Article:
Tang, N, Li, D, Wang, X, Sun, Z. Abnormal coagulation parameters are associated with poor prognosis in patients with novel coronavirus pneumonia. J Thromb Haemost 2020;18:844–47. https://doi.org/10.1111/jth.14768.

    • Crossref
    • PubMed
    • Export Citation
  • 33.

    Huang, C, Wang, Y, Li, X, Ren, L, Zhao, J, Hu, Y, et al. Clinical features of patients infected with 2019 novel coronavirus in Wuhan, China. Lancet 2020;395:497–506. https://doi.org/10.1016/s0140-6736(20)30183-5.

    • Crossref
    • PubMed
    • Export Citation
  • 34.

    Petrilli, CM, Jones, SA, Yang, J, Rajagopalan, H, O’Donnel, L, Chernyak, Y, et al. Factors associated with hospital admission and critical illness among 5279 people with coronavirus disease 2019 in New York City: prospective cohort study. BMJ 2020;369:m1966. https://doi.org/10.1136/bmj.m1966.

    • PubMed
    • Export Citation
  • 35.

    Lippi, G, Plebani, M, Henry, BM. Thrombocytopenia is associated with severe coronavirus disease 2019 (COVID-19) infections: a meta-analysis. Clin Chim Acta 2020. https://doi.org/10.1016/j.cca.2020.03.022 [Epub ahead of print].

    • PubMed
    • Export Citation
  • 36.

    Yang, X, Yang, Q, Wang, Y, Wu, Y, Xu, J, Yu, Y, et al. Thrombocytopenia and its association with mortality in patients with COVID-19. J Thromb Haemost 2020;18:1469–72. https://doi.org/10.1111/jth.14848.

    • Crossref
    • PubMed
    • Export Citation
  • 37.

    Fogarty, H, Townsend, L, Ni Cheallaigh, C, Bergin, C, Martin-Loeches, I, Browne, P, et al. COVID19 coagulopathy in Caucasian patients. Br J Haematol 2020. https://doi.org/10.1111/bjh.16749 [Epub ahead of print].

  • 38.

    Spiezia, L, Boscolo, A, Poletto, F, Cerruti, L, Tiberio, I, Campello, E, et al. COVID-19-related severe hypercoagulability in patients admitted to intensive care unit for acure respiratory failure. Thromb Haemost 2020;120:998–1000. https://doi.org/10.1055/s-0040-1710018.

    • Crossref
    • Export Citation
  • 39.

    Ranucci, M, Ballotta, A, Di Dedda, U, Bayshnikova, E, Dei Poli, M, Resta, M, et al. The procoagulant pattern of patients with COVID-19 acute respiratory distress syndrome. J Thromb Haemost 2020 Apr 17. https://doi.org/10.1111/jth.14854 [Epub ahead of print].

  • 40.

    Wright, FL, Vogler, TO, Moore, EE, Moore, HB, Wohlauer, MV, Urban, S, et al. Fibrinolysis shutdown correlates to thromboembolic events in severe COVID-19 infection. J Am Coll Surg 2020 May 15. https://doi.org/10.1016/j.jamcollsurg.2020.05.007 [Epub ahead of print].

  • 41.

    Wada, H, Thachil, J, Di Nisio, M, Kurosawa, S, Gando, S, Toh, CH. Scientific and standardization committee on DIC of the international society on thrombosis and haemostasis. Harmonized guidance for disseminated intravascular coagulation from the international society on thrombosis and haemostasis and the current status of anticoagulant therapy in Japan: a rebuttal. J Thromb Haemost 2013;11:2078–9. https://doi.org/10.1111/jth.12366.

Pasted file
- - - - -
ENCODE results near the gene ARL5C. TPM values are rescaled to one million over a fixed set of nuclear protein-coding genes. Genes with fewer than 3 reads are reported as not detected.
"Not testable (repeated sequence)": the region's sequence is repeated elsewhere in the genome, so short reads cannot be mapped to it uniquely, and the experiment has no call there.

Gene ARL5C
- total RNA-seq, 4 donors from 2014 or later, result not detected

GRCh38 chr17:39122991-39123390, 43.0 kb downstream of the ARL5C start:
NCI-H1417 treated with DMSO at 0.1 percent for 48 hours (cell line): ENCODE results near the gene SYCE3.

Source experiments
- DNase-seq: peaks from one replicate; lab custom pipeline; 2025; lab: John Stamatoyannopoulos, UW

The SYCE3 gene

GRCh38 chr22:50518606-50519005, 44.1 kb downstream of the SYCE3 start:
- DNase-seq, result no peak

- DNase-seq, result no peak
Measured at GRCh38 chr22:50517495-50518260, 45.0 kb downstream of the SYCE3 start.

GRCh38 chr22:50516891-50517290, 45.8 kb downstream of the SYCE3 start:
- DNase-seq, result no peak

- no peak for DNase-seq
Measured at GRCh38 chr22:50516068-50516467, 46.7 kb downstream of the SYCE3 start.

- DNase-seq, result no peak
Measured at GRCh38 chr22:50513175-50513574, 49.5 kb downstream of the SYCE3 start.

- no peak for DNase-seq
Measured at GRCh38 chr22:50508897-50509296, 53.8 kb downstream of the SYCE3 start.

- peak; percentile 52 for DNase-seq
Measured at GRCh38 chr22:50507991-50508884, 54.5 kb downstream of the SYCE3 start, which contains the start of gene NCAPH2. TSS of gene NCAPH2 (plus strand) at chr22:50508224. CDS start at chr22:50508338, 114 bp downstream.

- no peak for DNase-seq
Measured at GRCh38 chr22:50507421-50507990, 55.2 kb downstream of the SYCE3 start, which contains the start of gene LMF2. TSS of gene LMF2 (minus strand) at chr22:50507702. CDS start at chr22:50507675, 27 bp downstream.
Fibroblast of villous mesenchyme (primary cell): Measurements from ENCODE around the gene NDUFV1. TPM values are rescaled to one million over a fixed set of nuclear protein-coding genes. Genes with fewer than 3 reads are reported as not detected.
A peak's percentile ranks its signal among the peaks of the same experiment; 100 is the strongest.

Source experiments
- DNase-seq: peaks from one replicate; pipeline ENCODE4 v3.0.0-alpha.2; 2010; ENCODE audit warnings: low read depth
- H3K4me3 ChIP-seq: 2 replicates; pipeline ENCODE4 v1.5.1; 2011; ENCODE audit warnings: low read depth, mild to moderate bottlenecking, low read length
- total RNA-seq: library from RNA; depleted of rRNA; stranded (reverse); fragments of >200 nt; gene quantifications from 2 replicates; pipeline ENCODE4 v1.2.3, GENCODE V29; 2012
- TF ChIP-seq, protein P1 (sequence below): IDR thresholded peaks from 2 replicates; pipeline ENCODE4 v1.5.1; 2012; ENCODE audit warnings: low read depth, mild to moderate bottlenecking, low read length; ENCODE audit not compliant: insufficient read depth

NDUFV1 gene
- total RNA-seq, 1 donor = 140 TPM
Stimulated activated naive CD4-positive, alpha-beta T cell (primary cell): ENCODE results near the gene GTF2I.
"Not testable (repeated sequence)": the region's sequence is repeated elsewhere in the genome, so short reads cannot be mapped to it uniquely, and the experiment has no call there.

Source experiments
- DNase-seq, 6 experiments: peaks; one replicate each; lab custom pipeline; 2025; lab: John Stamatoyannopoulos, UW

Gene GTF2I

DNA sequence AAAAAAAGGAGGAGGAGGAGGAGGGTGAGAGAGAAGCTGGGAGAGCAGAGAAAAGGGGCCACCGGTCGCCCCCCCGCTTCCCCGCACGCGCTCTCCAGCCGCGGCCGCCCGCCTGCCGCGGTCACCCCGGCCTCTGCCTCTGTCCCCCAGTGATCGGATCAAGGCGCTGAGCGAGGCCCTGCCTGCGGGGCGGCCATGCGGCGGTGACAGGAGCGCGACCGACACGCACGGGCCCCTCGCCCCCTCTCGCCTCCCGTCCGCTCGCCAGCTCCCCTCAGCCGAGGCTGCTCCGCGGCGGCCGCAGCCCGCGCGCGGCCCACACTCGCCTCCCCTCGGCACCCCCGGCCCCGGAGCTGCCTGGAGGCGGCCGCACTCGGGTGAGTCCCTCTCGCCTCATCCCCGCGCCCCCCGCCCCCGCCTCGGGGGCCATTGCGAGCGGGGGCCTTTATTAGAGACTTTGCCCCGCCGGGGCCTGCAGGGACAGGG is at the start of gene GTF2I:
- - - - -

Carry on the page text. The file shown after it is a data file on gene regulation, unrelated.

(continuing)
• PubMed
    • Export Citation
  • 42.

    Zhai, Z, Li, C, Chen, Y, Gerotziafas, G, Zhang, Z, Wan, J, et al. Prevention and treatment of venous thromboembolism associated with coronavirus disease 2019 infection: a consensus statement before guidelines. Thromb Haemost 2020;120:937–48. https://doi.org/10.1055/s-0040-1710019.

    • Crossref
    • PubMed
    • Export Citation
  • 43.

    Lodigiani, C, Iapichino, G, Carenzo, L, Cecconi, M, Ferrazzi, P, Sebastian, T, et al. Venous and arterial thromboembolic complications in COVID-19 patients admitted to an academic hospital in Milan, Italy. Thromb Res 2020;191:9–14. https://doi.org/10.1016/j.thromres.2020.04.024.

    • Crossref
    • Export Citation
  • 44.

    Klok, FA, Kruip, MJHA, van der Meer, NJM, Arbous, MS, Gommers, DAMPJ, Kant, KM, et al. Incidence of thrombotic complications in critically ill ICU patients with COVID-19. Thromb Res 2020;191:145–7. https://doi.org/10.1016/j.thromres.2020.04.013.

    • Crossref
    • PubMed
    • Export Citation
  • 45.

    Helms, J, CRICS TRIGGERSEP Group (Clinical Research in Intensive Care and Sepsis Trial Group for Global Evaluation and Research in Sepsis), Tacquard, C, Severac, F, Leonard-Lorant, I, Ohana, M, et al. High risk of thrombosis in patients with severe SARS-CoV-2 infection: a multicenter prospective cohort study, Intensive Care Med 2020. https://doi.org/10.1007/s00134-020-06062-x [Epub ahead of print].

    • PubMed
    • Export Citation
  • 46.

    Poissy, J, Goutay, J, Caplan, M, Parmentier, E, Duburcq, T, Lassalle, F, et al. Pulmonary embolism in COVID-19 patients: awareness of an increased prevalence. Circulation 2020 Apr 24. https://doi.org/10.1161/circulationaha.120.047430 [Epub ahead of print].

  • 47.

    Tian, S, Hu, W, Niu, L, Liu, H, Xu, H, Xiao, SY. Pulmonary pathology of early-phase 2019 novel coronavirus (COVID-19) pneumonia in two patients with lung cancer. J Thorac Oncol 2020;15:700–4. https://doi.org/10.1016/j.jtho.2020.02.010.

    • Crossref
    • PubMed
    • Export Citation
  • 48.

    Cui, S, Chen, S, Li, X, Liu, S, Wang, F. Prevalence of venous thromboembolism in patients with severe novel coronavirus pneumonia. J Thromb Haemost 2020. https://doi.org/10.1111/jth.14830 [Epub ahead of print].

    • PubMed
    • Export Citation